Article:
During World War II, soldiers "Dakota" Ed Smith, "California," "Tex" and "Jersey" ride a train bound for New York, where they will be shipped out. California, a naïve small-town boy, befriends Dakota, who has no family. When the soldiers arrive in New York, they are given twenty-four hours leave, and all end up at the Stage Door Canteen, a restaurant for servicemen operated by many famous personalities. Included in the Canteen's guidelines is the fact that female hostesses are not allowed to make dates with soldiers from the Canteen. The soldiers are surprised to meet comedian Ed Wynn checking hats, actor Alan Mowbray waiting tables and George Raft washing dishes. Aspiring actress Eileen volunteers as a hostess and meets Dakota, while her roommate Jean sits with California, and Ella Sue meets fellow Southerner Tex. Jersey, meanwhile, visits his fiancée Mamie in New Jersey. The next day, the soldiers are given more leave and Jersey gets permission from his commanding officer to marry Mamie, while the rest of the soldiers return to the Canteen. Although Dakota likes Eileen, he is put off by her snobbery and leaves. A battalion of Marines is ordered to ship out that night, and everyone joins in a chorus of "The Marines' Hymn" to show their support. Jean, delighted by California's sweet nature, agrees to be his "number one girl," and the next day at camp, Mamie arrives to marry Jersey. That same day, Eileen is thrilled when she gets a lead role in a play opposite Paul Muni, but her excitement is diminished by the realization that she genuinely loves Dakota, whom she has offended. That night at the Canteen, soldiers are entertained by Ethel Waters and the Count Basie Orchestra, and by a performance by renowned stripper Gypsy Rose Lee, among others. California sneaks in his first kiss ever with Jean. Despite regulations, Eileen and Dakota meet that night outside her apartment and become engaged. Because of this, Eileen is barred from the Canteen for breaking their rules. When actress Katharine Hepburn learns that the couple did not just date but became engaged, she bends the rules and allows Eileen in so that she can meet Dakota. Unfortunately, Dakota and his friends have all been shipped out, but an Australian soldier delivers a message from him that he wants to marry Eileen on his return. Hepburn gives the tearful Eileen a stern talk about supporting all the soldiers even though she misses Dakota, and Eileen returns to work in the Canteen. +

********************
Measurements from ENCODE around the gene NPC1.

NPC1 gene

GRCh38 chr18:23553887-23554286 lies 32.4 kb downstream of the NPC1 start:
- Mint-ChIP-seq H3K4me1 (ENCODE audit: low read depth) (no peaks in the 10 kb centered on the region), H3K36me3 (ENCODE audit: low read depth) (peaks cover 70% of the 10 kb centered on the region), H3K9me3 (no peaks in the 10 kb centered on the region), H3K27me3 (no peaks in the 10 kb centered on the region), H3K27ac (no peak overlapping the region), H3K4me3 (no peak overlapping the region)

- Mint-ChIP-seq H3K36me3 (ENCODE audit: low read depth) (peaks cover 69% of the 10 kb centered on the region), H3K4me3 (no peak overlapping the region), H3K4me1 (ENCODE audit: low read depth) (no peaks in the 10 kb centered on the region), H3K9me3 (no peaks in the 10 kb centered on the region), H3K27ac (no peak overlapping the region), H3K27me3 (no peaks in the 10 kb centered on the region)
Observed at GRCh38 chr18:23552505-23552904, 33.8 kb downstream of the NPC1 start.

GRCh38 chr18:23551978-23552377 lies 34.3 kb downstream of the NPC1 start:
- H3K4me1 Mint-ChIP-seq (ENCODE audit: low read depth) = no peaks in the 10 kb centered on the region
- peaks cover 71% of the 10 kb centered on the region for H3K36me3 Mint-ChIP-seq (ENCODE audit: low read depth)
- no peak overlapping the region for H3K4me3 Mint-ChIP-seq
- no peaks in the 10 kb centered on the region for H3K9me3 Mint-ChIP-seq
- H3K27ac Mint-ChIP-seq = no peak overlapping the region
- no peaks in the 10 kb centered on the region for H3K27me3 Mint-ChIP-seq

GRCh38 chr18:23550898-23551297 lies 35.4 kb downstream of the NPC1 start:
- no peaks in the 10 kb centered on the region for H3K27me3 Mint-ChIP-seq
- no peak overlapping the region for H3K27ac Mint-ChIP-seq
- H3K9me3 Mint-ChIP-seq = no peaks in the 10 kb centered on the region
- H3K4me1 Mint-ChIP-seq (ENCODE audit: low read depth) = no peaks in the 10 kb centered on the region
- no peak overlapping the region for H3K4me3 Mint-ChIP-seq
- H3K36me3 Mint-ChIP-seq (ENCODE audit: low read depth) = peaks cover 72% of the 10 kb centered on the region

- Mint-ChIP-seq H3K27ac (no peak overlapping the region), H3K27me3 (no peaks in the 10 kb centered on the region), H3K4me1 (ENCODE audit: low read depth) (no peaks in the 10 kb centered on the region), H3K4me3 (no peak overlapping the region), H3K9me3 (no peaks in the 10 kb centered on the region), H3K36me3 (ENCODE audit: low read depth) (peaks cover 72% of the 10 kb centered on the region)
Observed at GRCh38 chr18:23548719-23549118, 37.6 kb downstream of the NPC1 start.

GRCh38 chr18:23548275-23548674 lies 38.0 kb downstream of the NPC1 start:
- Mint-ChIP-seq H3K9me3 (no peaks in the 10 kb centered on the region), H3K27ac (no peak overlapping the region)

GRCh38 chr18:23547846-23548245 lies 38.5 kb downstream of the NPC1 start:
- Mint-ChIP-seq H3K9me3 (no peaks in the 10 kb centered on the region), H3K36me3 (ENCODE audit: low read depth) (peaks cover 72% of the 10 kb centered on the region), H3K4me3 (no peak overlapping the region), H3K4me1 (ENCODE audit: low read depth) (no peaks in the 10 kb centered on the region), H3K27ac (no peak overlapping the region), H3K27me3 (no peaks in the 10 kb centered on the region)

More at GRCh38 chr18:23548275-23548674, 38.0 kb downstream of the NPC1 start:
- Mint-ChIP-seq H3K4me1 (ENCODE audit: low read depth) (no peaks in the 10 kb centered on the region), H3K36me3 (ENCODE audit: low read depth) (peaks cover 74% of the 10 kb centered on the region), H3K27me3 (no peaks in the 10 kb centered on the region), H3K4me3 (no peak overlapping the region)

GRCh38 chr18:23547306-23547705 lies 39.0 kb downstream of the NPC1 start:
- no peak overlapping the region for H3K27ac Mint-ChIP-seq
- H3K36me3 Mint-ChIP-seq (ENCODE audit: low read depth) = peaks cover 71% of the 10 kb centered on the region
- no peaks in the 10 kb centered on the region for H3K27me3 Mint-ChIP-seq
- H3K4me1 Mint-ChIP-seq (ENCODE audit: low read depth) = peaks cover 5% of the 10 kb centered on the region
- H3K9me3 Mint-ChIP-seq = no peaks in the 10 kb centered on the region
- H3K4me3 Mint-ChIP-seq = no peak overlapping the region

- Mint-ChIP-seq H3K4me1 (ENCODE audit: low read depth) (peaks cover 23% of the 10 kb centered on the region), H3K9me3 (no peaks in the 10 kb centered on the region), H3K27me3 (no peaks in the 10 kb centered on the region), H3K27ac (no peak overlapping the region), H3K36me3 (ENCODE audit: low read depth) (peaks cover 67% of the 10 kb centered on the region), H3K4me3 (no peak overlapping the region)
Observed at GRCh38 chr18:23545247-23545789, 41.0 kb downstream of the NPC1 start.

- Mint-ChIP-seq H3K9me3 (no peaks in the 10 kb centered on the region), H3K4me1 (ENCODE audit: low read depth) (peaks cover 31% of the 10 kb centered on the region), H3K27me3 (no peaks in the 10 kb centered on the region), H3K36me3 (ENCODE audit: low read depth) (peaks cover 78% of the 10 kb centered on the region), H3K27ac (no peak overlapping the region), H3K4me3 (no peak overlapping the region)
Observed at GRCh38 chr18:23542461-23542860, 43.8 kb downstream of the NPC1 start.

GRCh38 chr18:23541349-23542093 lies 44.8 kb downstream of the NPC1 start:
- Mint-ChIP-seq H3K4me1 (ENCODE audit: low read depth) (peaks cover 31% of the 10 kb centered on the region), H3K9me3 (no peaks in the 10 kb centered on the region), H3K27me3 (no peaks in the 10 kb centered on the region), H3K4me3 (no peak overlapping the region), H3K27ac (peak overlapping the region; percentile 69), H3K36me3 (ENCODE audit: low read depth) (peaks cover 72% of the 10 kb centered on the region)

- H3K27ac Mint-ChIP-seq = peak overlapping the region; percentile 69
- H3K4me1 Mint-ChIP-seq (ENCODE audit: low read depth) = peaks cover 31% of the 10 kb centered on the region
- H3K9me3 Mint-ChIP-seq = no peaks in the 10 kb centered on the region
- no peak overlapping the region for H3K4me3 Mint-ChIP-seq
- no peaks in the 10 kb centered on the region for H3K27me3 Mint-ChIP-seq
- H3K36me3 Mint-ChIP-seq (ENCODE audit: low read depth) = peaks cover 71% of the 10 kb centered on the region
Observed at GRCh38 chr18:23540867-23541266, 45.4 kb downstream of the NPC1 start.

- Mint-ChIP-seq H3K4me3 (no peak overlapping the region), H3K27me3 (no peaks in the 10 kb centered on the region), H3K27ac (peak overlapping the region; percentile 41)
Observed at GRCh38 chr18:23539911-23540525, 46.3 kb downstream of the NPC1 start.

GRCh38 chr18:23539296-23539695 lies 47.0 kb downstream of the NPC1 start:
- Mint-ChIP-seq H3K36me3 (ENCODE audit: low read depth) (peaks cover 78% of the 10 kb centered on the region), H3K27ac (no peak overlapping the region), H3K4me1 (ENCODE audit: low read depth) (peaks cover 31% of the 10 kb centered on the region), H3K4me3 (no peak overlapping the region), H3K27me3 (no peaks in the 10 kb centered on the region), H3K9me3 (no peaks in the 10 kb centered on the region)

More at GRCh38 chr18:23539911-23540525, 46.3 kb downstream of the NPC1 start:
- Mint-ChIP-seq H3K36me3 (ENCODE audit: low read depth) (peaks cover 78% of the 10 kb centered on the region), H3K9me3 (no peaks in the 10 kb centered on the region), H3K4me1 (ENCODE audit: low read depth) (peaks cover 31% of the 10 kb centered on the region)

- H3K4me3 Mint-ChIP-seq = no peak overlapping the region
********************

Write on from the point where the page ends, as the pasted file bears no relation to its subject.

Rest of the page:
Legend
Viewed by AFI
Partially Viewed
Offscreen Credit
Name Occurs Before Title
AFI Life Achievement Award

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The American Film Institute is grateful to Sir Paul Getty KBE and the Sir Paul Getty KBE Estate for their dedication to the art of the moving image and their support for the AFI Catalog of Feature Films and without whose support AFI would not have been able to achieve this historical landmark in this epic scholarly endeavor.